Microsurgery is one of the latest types of surgery to develop. It involves doing surgery to blood vessels and nerves underneath a microscope. It is the type of surgery that makes doing replantation of amputated body parts possible. Vessels and nerves of around one millimeter in diameter have been reattached successfully. Microsurgery is used in trauma surgery as well as in plastic surgery, general surgery, ophthalmology, orthopedic surgery, neurosurgery, pediatric surgery, maxillofacial surgery, and otolaryngology.

Microsurgery was first used by otolaryngologists in about 1921. The first monocular surgical microscope was built and was eventually used in people who had fistulae. Binocular microscopes were then used starting in 1922. Other ear operations were done using a binocular microscope soon after.

Children have a higher likelihood of being injured or killed from trains than adults. They like to play on train tracks and have a lesser ability to detect the speed of a train coming towards them. Their bodies are more frail than adult bodies and the forces on the bodies from the train are great.

One study looked at the pattern of sustained injuries in kids who are injured in train tracks and train accidents. It was a retrospective review of those patients who showed up on two different trauma registries for the years 1984 through 1994. The patients attended a level I trauma center in a single metropolitan area. A total of 17 patients were treated for injuries at the level I trauma center. Those who were injured in a car that was struck by a train and those that were pronounced deceased at the scene were excluded from the study.

Fingertip accidents are commonplace amputations at home or on the job. Fingertips can slam in doors, in car doors, while chopping food or when clearing out a lawnmower or snowblower. These types of injuries can involve crushing of the fingertip, tearing of the fingertip or cutting off of the fingertip, including the thumb. The nailbed, soft tissue and bone (phalanx) can be involved in the injury. The tips of the fingers are injured more commonly than the rest of the finger because they are the least likely to escape harm’s way.

These types of amputations are very painful because there are a lot of nerves in the area. They also tend to bleed quite a lot due to a rich blood supply. When an amputation happens, you should elevate the stump and cover the wound with a sterile dry dressing. Apply pressure if needed. If there is a part of the finger that is cut off, it should be wrapped in a moist sterile gauze and placed in a baggie. You should then place the baggie in some ice water. Don’t put the amputated part directly on ice and do not use dry ice to keep the amputated part cold.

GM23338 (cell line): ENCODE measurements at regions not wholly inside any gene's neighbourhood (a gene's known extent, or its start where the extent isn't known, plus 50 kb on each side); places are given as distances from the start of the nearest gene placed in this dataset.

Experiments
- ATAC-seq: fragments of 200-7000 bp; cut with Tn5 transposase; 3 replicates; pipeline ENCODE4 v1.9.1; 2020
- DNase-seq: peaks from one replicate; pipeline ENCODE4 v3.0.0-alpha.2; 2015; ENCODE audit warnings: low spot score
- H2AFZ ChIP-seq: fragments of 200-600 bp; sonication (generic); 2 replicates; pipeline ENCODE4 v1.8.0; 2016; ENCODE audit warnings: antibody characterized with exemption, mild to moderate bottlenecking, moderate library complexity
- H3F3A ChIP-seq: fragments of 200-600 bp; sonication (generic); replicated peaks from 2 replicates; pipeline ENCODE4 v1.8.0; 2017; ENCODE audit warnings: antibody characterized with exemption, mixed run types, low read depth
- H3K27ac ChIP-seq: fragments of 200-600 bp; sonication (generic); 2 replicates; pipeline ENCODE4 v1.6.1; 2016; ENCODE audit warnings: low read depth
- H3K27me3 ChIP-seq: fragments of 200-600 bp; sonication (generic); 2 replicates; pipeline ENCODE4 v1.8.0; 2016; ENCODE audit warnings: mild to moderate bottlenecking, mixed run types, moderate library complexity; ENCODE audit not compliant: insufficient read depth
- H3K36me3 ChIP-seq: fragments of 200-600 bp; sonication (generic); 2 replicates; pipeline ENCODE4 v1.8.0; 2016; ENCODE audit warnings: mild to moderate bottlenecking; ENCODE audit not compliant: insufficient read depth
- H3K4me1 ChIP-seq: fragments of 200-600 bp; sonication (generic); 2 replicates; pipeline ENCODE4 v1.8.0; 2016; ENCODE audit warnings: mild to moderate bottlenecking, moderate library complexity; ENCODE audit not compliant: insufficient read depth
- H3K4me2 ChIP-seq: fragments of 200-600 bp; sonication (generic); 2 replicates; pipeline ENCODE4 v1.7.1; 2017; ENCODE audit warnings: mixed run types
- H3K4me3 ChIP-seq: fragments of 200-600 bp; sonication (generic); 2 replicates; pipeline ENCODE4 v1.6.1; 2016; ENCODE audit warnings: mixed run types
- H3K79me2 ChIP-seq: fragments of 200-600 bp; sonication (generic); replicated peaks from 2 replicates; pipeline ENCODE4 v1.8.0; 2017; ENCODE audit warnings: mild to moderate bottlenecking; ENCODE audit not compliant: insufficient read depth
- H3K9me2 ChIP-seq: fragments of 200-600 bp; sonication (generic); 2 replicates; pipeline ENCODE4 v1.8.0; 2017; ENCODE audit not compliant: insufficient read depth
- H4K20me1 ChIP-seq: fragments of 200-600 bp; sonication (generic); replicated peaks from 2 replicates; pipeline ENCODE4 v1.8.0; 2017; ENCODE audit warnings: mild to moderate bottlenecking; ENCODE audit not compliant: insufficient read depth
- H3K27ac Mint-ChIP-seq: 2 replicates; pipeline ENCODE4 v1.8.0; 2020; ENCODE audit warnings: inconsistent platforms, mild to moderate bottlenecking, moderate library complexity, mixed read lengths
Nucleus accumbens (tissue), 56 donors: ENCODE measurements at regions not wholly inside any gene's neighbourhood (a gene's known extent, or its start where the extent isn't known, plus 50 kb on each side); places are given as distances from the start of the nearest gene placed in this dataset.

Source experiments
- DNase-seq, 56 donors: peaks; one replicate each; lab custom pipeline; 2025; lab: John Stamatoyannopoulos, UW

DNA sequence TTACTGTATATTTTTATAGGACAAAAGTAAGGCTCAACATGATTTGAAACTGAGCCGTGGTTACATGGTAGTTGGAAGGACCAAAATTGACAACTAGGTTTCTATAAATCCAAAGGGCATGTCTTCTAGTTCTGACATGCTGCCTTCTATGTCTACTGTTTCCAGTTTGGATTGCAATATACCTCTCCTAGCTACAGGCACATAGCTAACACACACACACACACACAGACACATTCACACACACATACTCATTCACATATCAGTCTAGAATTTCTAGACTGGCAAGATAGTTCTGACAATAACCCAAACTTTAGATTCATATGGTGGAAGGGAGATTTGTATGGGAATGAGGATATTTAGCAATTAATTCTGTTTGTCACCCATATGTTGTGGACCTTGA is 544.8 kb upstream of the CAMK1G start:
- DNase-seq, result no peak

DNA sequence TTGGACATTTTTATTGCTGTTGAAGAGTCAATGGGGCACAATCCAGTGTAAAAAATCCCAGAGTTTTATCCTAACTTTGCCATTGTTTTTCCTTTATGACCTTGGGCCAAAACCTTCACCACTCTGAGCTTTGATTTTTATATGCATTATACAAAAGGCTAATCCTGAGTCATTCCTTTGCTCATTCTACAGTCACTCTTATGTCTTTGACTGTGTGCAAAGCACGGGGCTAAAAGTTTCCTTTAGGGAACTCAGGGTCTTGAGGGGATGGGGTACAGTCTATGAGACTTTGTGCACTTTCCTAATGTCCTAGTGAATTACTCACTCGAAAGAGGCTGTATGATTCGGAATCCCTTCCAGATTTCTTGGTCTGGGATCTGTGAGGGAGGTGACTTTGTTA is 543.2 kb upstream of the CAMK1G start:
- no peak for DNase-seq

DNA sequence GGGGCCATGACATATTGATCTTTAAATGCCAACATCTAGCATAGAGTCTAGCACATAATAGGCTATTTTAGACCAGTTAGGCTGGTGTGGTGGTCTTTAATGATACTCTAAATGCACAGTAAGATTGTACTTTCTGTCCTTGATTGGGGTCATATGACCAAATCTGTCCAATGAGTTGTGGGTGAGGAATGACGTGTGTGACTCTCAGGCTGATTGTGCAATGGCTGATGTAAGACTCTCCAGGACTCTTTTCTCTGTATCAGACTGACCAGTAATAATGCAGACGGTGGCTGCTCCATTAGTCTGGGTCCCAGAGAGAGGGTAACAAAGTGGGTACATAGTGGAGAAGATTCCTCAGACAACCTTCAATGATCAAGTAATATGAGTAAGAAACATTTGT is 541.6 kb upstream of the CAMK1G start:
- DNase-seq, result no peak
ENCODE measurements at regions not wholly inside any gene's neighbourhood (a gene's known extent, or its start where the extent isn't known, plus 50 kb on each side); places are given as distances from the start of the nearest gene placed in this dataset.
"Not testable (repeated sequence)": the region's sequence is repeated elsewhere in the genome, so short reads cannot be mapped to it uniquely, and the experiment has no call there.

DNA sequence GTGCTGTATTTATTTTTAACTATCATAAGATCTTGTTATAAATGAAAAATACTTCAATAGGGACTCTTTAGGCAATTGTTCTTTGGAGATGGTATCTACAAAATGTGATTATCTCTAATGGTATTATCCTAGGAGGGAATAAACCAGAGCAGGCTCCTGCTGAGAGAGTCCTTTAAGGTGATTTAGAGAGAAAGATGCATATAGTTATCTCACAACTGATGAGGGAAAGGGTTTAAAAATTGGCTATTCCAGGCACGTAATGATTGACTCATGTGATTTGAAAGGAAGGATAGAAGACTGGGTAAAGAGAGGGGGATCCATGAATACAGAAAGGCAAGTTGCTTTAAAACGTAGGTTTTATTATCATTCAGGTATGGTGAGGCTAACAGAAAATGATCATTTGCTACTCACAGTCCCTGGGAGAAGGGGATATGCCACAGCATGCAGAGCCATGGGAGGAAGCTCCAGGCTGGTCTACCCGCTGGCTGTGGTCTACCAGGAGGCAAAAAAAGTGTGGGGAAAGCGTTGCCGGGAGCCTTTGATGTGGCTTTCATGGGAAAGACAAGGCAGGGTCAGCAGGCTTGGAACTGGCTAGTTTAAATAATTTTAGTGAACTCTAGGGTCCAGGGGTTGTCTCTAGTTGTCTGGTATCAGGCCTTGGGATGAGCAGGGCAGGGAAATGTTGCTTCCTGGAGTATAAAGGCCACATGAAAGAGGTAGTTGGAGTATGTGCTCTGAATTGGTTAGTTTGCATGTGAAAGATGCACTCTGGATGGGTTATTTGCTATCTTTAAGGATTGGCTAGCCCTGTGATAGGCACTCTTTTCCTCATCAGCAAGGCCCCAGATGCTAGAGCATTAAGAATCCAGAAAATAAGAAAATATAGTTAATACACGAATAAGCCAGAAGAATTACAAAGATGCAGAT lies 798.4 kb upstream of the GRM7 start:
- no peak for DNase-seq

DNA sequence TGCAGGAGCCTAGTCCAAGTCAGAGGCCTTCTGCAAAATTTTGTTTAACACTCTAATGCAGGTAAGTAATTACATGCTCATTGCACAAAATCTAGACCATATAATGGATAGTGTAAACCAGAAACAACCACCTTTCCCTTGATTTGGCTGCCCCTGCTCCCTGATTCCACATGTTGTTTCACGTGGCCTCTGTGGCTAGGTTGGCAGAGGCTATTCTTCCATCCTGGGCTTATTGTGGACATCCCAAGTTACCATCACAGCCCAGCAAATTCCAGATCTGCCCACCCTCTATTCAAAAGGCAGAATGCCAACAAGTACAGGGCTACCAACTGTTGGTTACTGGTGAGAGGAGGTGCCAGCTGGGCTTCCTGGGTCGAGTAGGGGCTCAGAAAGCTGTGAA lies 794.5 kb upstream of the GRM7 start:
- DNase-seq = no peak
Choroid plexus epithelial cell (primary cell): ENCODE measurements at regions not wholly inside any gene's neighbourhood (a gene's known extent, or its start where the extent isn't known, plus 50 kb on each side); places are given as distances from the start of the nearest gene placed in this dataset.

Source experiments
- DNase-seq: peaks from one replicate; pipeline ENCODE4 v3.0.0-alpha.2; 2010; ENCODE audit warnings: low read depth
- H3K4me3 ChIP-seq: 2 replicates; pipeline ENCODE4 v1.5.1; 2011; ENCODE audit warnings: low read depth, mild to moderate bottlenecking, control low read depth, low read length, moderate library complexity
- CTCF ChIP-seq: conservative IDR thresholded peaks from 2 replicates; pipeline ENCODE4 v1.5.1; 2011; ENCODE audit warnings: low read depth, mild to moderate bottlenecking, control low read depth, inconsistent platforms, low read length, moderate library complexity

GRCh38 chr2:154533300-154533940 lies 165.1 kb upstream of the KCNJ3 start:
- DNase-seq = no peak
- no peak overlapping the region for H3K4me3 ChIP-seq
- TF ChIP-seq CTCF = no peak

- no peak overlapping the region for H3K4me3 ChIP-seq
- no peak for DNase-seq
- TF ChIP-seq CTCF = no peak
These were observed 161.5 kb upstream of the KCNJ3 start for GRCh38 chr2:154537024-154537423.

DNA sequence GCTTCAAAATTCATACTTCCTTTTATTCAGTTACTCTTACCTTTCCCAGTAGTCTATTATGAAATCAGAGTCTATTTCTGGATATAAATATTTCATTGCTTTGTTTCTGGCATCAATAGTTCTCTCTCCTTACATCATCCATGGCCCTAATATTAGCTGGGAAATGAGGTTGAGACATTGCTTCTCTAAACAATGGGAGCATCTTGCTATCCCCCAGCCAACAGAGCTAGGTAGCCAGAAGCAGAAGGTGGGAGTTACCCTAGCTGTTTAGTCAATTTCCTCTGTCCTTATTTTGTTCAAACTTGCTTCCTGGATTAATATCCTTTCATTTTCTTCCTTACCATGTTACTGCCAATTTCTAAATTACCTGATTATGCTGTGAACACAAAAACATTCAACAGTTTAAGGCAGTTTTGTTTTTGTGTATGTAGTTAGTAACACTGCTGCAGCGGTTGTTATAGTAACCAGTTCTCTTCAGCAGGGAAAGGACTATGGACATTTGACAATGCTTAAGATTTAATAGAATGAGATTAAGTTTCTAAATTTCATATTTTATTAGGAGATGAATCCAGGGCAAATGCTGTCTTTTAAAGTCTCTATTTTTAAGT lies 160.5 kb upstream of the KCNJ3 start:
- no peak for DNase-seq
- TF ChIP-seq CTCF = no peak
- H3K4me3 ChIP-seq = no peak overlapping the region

Finger amputations may sound small but they really cause a lot of changes in the way the patient performs certain activities, such as punching the buttons on a phone or using a keyboard. This is why the surgeon will attempt to put the finger back on if it is severed from the hand.

When a finger is initially severed, the bystander should wrap the amputated finger in moist, cool gauze. The finger should not be immersed in water because it can become waterlogged. Simply use a paper towel if you have no medical gauze. Put the finger on ice with a Ziploc bag. Do not use dry ice for this part of the process. If there will be an attempt to reimplant the finger, there should be immediate medical attention with a surgeon who can put arteries, veins and nerves back together. The time from amputation to reimplantation should be less than 12 hours.

Subway accidents can have devastating consequences to those involved. In fact, many people do not survive pedestrian versus subway collisions. While, the subway system is designed with the intent to be safe they are not immune to issues. When things do go wrong, people suffer from serious permanent injury and death.

In one study a retrospective review occurred using information between the years of 1989 and 2003. In the study, they found 41 patients who were involved in a subway accident and that had presented to Bellevue Hospital in New York City for treatment. The researchers collected pertinent information such as the patient age, gender, the Injury Severity Score, the time of the accident, and the mechanism by which the accident happened.